Relationship

The Fine Art of Pretence- IV

TRUST: THE CRUX OF THE MATTER

It is a better compliment to be trusted than to be loved. I read that from John C. Maxwell, and ever since Ive wondered what makes trust such a scarce commodity even in places where love is superabundant.

Now, it seems quite ironical that trust should be central to such a concept as pretence because the two seem to harbour mutual animosity. Im sure, however, that even you reading this would, at one time or the other, have dealt in pretence, prevarication, or  even outright lying to someone just cause you knew they trusted you enough to hang on to your every word. Thus, I dont need to remind you that the trust they had in you was the very reason you got away with that act. 

Right, weve established a connection, so lets begin to cut a little deeper. Ill start by telling you something about myself. Basically, Im a lawbreaker; a lawbreaker in the sense that I learn the rules of my environment just for the purpose of knowing how best to break them and recreate them to suit my preference.

I have this pet aversion for rules because they are, by their very nature, made to be restrictive. But Im of the opinion that rules are made to restore confidence and trust. Have you ever heard that Justice must not only be done, but must also seem to be done? Well, it tells you that justice is essentially a psychological feeling. Forget all the idealistic talk of conscience: most people dont listen to the conscience when theyre determined to do something.

If you reason things out, you discover that rules are set to establish standards upon which justice should be premised. There really is no justice without laid-down rules. Thus, if youre able to pretend to keep the rules, then justice is on your side for as long as it takes to deliver the blow you have been preparing.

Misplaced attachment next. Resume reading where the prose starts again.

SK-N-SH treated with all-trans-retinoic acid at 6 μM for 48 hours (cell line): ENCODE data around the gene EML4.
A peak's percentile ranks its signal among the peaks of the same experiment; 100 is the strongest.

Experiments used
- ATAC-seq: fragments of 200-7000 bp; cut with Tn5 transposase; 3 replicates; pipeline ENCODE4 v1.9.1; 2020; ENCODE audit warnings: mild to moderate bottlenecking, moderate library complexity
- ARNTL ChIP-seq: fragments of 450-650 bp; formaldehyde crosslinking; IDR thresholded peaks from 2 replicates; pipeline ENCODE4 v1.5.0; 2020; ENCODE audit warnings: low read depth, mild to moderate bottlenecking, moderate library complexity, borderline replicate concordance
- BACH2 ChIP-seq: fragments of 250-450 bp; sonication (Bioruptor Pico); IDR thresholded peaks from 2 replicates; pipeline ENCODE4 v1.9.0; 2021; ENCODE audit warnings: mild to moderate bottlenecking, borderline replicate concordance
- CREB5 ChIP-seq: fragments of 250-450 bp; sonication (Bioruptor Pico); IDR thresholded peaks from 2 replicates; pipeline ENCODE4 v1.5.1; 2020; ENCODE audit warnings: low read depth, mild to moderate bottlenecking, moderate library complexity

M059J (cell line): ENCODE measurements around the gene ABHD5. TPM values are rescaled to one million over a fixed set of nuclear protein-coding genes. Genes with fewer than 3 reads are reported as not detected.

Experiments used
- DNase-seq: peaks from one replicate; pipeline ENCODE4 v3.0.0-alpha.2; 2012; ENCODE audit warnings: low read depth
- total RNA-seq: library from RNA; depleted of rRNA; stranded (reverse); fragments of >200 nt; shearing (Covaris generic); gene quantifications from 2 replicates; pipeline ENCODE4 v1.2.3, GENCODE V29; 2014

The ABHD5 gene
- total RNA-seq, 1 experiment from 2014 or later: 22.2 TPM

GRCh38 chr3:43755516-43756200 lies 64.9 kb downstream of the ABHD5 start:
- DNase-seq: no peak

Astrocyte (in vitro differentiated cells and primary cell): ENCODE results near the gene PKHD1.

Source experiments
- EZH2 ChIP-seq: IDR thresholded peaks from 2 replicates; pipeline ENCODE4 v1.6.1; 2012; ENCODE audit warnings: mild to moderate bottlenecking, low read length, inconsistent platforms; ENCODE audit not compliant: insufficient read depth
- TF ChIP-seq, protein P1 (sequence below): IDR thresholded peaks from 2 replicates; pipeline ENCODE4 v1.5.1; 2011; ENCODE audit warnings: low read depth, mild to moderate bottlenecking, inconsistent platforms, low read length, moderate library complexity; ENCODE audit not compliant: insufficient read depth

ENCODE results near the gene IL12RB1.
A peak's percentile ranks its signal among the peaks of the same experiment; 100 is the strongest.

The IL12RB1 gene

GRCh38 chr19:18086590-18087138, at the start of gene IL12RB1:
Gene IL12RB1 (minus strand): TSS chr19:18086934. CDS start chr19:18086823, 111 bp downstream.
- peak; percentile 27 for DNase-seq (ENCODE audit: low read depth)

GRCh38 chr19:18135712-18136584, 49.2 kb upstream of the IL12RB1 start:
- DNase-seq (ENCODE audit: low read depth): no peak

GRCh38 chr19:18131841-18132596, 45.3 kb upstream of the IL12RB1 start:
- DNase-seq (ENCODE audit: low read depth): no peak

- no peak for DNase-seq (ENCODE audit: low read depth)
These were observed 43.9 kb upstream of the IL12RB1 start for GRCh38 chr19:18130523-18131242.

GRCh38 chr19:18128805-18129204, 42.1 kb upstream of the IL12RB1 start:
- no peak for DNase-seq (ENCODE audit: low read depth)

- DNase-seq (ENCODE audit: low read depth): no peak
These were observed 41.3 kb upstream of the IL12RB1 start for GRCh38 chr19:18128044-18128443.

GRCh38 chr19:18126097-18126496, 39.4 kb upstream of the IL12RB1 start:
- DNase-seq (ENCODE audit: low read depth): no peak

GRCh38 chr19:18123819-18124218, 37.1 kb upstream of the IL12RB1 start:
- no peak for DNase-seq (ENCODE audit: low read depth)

Now you see why they say that everything is fair in love and war. In conditions of perfect love or perfect war, the rules mean nothing because no one really gives a damn. Rules are made to be broken; that is a standard fact. Else, why is man so bent on defying every law of nature? Take gravity, for example. Man has been on the go trying to make nonsense of gravity. Aerial vehicles were made and are still being made for this purpose. People travel by air with brazen abandon, secure in the power of the aeroplane, helicopter or jet to shut gravity up for as long as they want. Tell them to try letting an eagle take them so far high.


Dont forget where were coming from. Were saying that trust is essential for pretence to work, and that trust works best where rules are absent or not enforced. We are saying that the necessity of restoring trust, for which rules are made in the first place, is the selfsame reason why those rules must be broken. I dont guard myself when talking with my friend cause I know they cant shoot me, but with a stranger or enemy Im on my guard because the rules for safety and security ensure that I should not give myself away. Remember this: Trust is absolute where rules are unnecessary.

Let me tell you a story from my childhood days. We used to have a house-help who was roundly maltreated by my parents, especially my mum. She thus resorted to self-help: she  would steal from them, lie, and also have illicit dealings with men. One day, she persuaded me to take her into my parents room (it was usually locked, but on this occasion it wasnt) to get something. It was my elder sister who gave us away, and I knew two things for sure. One, being labelled an accomplice to a thief would earn me many strokes of cane. Two, my parents would believe anything I said. (That was then, not now; growing up makes you more crooked.)

What did you go to do there? was my mothers inquisition. I was trying to check my weight on the scales, came the equally swift reply from me, with all the confidence I could muster. Now catch the gist. I dont exactly remember what we took out of that room, but I do know that it had to have been incriminating. My best move was to put up as big a show of confidence and truthfulness as they had always thought of me. Instead of answering the question of what I had gone in there to do, I replied with something else which I also did and kept back my mission.

You know why that incident trips me? I could not have been more than six or seven years old at the time, but I was already learning to bend my way around the rules and regulations of the house by taking advantage of my parents trust. (Kids, dont try this at home!)

As I am writing this chapter something else has just happened that I wish to share with you. Dad and I had discussed plans to give me the key to the penthouse so I could get some items downstairs. True enough, I got the key, retrieved the items, and delivered his key back to him. 

The knot here is…

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